While BET is still doing an incredible job representing black voices and black owned businesses, they are not...
In the business of nostalgia. While they will show reruns and play ‘Baby Boy’ once a week. They don’t base their broadcasting on 80’s - 90’s black television AND they are more interested (and rightly so) in cultivating modern black television and showcasing fresh faces in the black community.
Aren’t a streaming service. Television is rapidly dying. Young black kids aren’t tuning into BET on a daily basis (Unlike 13 year old me eager to watch Lil’ Bow Wow music videos on 106 & Park). BUT, they are streaming Netflix - not only countering the attention spans of adolescents, but exploring an era of television that they unfortunately missed out on.
Yes, Netflix’s implementation of black faces and voices during a time where the #BlackLivesMatter movement is ‘Trending’, and at its peak, could be simply a marketing move and not an ethical one. Their ‘money grab’ could also unintentionally be a form of growth and education for young black kids whose lives are rarely represented ACCURATELY by the media.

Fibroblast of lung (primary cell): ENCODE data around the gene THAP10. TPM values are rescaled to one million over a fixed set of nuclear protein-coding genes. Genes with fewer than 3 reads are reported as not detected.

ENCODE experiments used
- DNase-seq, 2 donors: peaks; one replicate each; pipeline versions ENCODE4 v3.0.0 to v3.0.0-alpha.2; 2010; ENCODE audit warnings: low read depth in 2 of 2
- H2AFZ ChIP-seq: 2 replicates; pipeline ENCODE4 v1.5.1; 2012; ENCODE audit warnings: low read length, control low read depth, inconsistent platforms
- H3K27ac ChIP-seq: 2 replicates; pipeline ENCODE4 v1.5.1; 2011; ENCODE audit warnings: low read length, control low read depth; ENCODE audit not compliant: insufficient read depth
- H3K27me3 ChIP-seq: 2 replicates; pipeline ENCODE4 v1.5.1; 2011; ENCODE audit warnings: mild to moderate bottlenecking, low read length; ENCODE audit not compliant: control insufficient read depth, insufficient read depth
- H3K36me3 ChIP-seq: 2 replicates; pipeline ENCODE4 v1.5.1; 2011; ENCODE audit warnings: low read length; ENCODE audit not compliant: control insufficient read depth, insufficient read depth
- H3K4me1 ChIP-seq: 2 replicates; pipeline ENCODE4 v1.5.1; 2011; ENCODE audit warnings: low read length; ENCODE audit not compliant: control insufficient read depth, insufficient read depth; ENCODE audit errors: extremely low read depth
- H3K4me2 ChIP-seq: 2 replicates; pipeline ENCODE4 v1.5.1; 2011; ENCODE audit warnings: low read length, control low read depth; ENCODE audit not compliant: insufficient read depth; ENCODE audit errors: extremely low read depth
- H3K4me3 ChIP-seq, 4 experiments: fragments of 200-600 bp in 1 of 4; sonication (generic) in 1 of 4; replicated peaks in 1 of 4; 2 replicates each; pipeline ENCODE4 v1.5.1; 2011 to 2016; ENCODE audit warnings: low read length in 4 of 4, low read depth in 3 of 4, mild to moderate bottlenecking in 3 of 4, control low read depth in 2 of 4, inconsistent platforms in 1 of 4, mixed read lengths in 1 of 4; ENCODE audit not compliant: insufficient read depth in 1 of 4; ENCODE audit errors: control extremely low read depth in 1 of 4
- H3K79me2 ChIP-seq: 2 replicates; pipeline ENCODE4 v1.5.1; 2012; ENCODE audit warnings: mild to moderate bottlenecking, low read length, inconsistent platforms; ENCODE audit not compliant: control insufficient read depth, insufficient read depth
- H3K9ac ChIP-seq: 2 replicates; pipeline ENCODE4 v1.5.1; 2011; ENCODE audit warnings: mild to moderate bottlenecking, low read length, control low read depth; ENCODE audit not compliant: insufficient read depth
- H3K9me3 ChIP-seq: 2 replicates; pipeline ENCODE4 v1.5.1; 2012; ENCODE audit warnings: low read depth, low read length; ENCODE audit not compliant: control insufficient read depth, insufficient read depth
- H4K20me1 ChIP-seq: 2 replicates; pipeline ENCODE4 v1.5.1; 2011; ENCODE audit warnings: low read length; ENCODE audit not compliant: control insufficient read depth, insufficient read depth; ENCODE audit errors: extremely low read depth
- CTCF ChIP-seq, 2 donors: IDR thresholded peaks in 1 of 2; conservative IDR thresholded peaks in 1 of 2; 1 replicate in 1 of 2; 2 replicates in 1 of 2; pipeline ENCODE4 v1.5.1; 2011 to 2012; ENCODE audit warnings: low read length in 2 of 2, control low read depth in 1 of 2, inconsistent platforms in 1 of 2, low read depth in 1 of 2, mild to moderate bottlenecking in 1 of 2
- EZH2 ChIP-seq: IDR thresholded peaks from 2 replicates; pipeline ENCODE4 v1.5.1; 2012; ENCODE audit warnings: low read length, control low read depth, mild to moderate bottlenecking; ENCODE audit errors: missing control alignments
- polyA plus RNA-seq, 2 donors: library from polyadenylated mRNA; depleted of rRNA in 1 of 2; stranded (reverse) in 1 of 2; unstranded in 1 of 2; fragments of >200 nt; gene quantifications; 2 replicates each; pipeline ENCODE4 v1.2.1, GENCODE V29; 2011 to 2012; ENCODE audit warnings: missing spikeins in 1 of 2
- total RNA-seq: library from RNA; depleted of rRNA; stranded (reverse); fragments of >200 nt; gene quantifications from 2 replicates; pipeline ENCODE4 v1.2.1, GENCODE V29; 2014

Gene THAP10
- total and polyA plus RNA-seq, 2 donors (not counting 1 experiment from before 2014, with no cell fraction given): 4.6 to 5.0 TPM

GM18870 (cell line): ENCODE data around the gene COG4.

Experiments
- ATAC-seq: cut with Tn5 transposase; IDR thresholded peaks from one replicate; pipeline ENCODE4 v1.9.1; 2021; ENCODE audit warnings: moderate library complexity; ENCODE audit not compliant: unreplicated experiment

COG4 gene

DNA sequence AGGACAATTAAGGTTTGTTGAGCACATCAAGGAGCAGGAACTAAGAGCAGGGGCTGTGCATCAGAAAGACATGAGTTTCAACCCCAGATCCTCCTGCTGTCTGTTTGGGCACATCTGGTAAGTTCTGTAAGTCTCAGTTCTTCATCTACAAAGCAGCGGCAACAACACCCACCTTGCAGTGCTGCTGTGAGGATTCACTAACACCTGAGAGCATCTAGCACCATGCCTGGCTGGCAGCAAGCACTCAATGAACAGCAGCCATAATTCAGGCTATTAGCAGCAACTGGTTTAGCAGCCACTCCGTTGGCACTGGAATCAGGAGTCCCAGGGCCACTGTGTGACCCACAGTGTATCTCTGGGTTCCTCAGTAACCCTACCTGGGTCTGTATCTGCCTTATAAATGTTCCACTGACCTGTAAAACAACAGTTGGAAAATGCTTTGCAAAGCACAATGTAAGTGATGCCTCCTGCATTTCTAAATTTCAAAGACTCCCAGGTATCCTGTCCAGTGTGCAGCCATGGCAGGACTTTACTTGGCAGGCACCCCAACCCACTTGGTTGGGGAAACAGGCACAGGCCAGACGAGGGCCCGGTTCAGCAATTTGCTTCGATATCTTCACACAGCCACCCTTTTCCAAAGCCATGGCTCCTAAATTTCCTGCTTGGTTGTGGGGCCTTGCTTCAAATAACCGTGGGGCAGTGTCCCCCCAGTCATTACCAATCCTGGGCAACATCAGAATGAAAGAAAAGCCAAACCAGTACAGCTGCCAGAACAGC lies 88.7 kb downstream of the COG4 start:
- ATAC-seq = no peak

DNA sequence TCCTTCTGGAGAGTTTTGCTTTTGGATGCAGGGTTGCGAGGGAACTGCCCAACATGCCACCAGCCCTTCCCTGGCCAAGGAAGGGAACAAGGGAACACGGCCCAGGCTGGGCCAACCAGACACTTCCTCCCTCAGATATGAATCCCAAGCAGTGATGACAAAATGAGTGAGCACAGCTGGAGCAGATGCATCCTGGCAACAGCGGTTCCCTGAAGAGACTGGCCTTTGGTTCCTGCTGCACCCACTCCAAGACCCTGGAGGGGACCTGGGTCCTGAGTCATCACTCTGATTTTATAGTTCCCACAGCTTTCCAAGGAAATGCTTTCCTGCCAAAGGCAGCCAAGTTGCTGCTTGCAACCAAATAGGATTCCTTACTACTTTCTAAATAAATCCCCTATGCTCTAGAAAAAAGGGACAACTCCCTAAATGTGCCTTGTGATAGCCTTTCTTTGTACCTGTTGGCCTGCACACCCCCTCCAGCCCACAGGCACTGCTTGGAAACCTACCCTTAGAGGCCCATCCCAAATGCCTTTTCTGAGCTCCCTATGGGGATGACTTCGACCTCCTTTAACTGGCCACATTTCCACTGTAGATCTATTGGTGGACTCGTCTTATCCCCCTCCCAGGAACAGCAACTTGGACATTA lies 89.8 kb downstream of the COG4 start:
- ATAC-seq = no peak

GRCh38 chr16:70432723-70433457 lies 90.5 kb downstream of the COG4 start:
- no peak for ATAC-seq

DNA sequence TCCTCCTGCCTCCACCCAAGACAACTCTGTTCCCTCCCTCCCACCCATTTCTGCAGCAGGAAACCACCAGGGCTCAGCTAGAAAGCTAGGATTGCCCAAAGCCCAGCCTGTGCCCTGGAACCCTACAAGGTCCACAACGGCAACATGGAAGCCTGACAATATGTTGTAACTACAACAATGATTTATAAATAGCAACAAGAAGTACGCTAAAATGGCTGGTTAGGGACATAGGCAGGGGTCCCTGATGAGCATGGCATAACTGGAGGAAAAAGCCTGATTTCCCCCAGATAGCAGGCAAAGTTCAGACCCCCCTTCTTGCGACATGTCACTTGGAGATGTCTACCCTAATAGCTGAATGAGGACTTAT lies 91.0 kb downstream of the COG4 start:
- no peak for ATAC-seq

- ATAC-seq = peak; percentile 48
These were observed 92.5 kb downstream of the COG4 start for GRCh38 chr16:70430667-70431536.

Netflix’s ‘Strong Black Lead’ sub group (launched in 2018) provided not just the black community, but THE community, with a genre that never got a fair shot AND introduces a dialogue that was experienced by many but forgotten and ignored by the majority.
Here are some examples: